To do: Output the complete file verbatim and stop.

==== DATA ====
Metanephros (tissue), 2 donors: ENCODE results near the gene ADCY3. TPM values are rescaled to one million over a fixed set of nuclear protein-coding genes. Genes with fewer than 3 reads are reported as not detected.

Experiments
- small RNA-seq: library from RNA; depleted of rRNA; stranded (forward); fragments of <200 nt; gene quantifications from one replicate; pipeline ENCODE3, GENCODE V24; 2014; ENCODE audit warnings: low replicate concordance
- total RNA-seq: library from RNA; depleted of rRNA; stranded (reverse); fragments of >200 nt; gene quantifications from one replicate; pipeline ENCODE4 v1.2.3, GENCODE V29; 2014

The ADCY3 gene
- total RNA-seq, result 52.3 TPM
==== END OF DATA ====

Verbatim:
Metanephros (tissue), 2 donors: ENCODE results near the gene ADCY3. TPM values are rescaled to one million over a fixed set of nuclear protein-coding genes. Genes with fewer than 3 reads are reported as not detected.

Experiments
- small RNA-seq: library from RNA; depleted of rRNA; stranded (forward); fragments of <200 nt; gene quantifications from one replicate; pipeline ENCODE3, GENCODE V24; 2014; ENCODE audit warnings: low replicate concordance
- total RNA-seq: library from RNA; depleted of rRNA; stranded (reverse); fragments of >200 nt; gene quantifications from one replicate; pipeline ENCODE4 v1.2.3, GENCODE V29; 2014

The ADCY3 gene
- total RNA-seq, result 52.3 TPM